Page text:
In Brief

Is Boris Johnson fuelling far-right terror threat?

Far-right extremists hail prime minister’s remarks as Jo Cox widow warns of Brexit ‘inferno’

Far-right extremists have hailed Boris Johnson's aggressive stance against Parliament, amid accusations his increasingly vitriolic rhetoric poses a very real threat to MPs safety and risks igniting Britain’s Brexit “inferno”.

Britain First, English Defence League founder Tommy Robinson and commentator Katie Hopkins are among those throwing their weight behind the prime minister after he dismissed an emotional plea from a friend of the murdered MP Jo Cox as “humbug”.

Labour MP Paula Sherriff urged him stop using language such as “surrender” or “betrayal”, stating that the words he used had often been echoed in death threats and abuse both she and her colleagues had received.

The exchange prompted “a flurry of activity on Wednesday night” The Independent reports, in which “extremists across social media platforms labelled MPs ‘traitors’ and called for ‘no surrender’.”

Among these were the supporters of prominent right-wing extremists, who the news site says “have previously called for riots at demonstrations supporting Johnson, amid warning that his language was ‘calling to’ nationalists”.

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It comes just a week after police named far-right extremism as the fastest-growing terror threat to the UK and said groups “anywhere along the spectrum” could inspire attacks, as MPs receive “unprecedented” abuse.

As if to highlight the danger, yesterday a man was arrested trying to break into the constituency office of Labour MP Jess Phillip, reportedly shouting the word “fascist”.

The incident has eerie similarities to the death of Jo Cox just days before the EU referendum. The mother-of-two Labour MP was stabbed and shot outside her constituency office by a white supremacist, who later described her as a “traitor” because of her support for the Remain campaign.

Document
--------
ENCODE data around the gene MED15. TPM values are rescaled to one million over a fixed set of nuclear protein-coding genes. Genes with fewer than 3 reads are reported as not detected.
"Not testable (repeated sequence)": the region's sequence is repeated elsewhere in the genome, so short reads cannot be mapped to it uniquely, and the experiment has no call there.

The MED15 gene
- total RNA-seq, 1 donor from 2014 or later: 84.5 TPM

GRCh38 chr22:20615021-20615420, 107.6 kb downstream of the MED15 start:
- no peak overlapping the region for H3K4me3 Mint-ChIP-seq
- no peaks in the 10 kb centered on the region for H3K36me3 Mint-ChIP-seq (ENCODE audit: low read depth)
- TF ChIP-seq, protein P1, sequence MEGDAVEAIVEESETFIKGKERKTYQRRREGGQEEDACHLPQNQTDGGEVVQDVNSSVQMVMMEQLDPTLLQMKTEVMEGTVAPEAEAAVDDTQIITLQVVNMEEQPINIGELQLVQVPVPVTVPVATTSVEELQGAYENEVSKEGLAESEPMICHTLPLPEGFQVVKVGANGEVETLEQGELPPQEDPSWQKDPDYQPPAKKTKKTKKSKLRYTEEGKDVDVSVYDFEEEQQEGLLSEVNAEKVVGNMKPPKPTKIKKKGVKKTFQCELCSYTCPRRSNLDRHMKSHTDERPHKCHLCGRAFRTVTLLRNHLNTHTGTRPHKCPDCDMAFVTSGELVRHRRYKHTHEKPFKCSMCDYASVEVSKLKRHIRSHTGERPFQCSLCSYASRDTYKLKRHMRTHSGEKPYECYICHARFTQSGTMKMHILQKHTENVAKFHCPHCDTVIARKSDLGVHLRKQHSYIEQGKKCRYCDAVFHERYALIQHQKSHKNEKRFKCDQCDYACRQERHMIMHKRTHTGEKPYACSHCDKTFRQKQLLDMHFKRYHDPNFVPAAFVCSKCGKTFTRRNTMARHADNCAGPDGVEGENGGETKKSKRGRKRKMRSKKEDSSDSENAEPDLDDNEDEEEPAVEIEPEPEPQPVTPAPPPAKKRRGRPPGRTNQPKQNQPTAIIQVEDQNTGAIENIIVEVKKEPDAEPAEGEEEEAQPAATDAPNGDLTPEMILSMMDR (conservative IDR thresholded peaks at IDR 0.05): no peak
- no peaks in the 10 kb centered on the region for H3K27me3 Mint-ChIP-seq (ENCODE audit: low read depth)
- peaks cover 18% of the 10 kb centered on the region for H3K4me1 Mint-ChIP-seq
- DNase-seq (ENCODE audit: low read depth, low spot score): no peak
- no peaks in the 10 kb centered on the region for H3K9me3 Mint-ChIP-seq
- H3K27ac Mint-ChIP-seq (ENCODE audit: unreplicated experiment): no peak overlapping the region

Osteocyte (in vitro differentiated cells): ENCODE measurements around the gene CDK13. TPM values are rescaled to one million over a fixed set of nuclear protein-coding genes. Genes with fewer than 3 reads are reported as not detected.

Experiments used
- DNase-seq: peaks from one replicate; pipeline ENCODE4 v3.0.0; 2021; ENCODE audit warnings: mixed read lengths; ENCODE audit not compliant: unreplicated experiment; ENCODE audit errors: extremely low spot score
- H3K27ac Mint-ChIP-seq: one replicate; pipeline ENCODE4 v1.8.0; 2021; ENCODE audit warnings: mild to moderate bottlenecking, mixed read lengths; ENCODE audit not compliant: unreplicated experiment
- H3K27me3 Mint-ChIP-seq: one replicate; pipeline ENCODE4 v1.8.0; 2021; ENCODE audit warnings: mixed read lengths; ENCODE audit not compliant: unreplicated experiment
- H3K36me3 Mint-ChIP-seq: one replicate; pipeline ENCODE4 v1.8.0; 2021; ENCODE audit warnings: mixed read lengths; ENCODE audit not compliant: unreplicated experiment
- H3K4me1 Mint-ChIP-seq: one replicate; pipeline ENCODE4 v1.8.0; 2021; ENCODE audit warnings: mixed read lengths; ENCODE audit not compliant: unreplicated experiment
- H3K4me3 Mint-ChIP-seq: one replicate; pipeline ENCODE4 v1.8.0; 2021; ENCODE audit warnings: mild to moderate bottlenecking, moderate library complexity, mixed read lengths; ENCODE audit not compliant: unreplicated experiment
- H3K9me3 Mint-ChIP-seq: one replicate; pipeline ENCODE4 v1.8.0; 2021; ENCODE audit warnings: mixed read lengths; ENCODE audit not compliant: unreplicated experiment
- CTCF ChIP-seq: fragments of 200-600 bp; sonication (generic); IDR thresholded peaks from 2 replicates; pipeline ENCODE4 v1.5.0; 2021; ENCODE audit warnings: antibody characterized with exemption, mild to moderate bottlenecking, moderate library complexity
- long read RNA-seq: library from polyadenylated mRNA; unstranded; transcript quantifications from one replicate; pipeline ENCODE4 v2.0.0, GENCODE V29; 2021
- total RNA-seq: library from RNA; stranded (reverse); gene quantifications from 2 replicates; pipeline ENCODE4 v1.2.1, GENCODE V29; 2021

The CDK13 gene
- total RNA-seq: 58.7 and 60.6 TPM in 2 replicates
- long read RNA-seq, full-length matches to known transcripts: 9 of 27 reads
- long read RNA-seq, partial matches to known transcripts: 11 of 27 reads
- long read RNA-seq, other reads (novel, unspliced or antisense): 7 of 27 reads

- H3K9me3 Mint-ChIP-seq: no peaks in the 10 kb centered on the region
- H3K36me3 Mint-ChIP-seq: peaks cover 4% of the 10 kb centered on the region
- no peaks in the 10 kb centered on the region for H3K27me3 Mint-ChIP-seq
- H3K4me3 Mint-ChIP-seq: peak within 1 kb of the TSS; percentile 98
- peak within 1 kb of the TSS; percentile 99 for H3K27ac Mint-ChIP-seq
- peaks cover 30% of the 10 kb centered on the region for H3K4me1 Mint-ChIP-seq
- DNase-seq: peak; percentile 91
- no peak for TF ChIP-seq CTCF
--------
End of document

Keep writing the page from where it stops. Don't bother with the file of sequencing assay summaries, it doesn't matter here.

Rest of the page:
Cox’s widower, Brendan, said the fury of Britain’s Brexit “inferno” is now so intense that it could encourage violence unless politicians tone down their rhetoric.

Opening up deep divisions “about everything from secession and immigration to capitalism, empire and Britishness itself”, Reuters says, “the rage and ferocity of the Brexit debate has shocked allies of a country that has prided itself as a confident - and mostly tolerant - pillar of Western economic and political stability”.

The feverish atmosphere has promoted Jolyon Maugham QC, who led the case against Boris Johnson’s prorogation of Parliament, to say he may need to leave the country over death threats triggered by the ruling.

The Guardian reports Maugham’s local police and crime commissioner were “sufficiently concerned” by “a lot of lone wolf, far-right threats” against his life that they advised him to buy a stab vest. Local police have been told to frequently drive past his house to ensure the family is safe, while a former counter-terrorism expert has been ordered to install a panic button in his home. Security experts have also advised him to hire a bodyguard for key public events.

While the decision by a journalist to publish his home address “has massively increased what is perceived to be the threat against my life,” he said “it wasn’t helped by an incredibly provocative quote in the media by a No. 10 source attacking the people bringing the legal case and threatening the judiciary”.

Johnson’s comments and tone have sparked condemnation from all sides of the political spectrum, including from his own sister, Rachel Johnson, who told Sky News: “My brother is using words like ‘surrender’ and ‘capitulation’ as if the people standing in the way of the blessed will of the people, as defined by the 17.4 million votes in 2016, should be hung, drawn, quartered, tarred, and feathered”.

“I think that is highly reprehensible” she added.

Vice reports that the storm continues to rumble on for Johnson, “revealing the depth of concern among pro-Remain lawmakers over the threats they have been facing for opposing the government’s strategy to take the country out of the EU by 31 October, deal or no deal”.

“Boris Johnson's decision has long been clear - he would seek to use everything within his grasp to stick to the Brexit deadline he set” says the BBC’s Laura Kuenssburg, and the prime minister appears to be doubling down on his people vs. parliament message.

He told a meeting of the backbench 1922 committee MPs will not be “bullied” into curtailing their language, while he refused to stop using the term “surrender act”.

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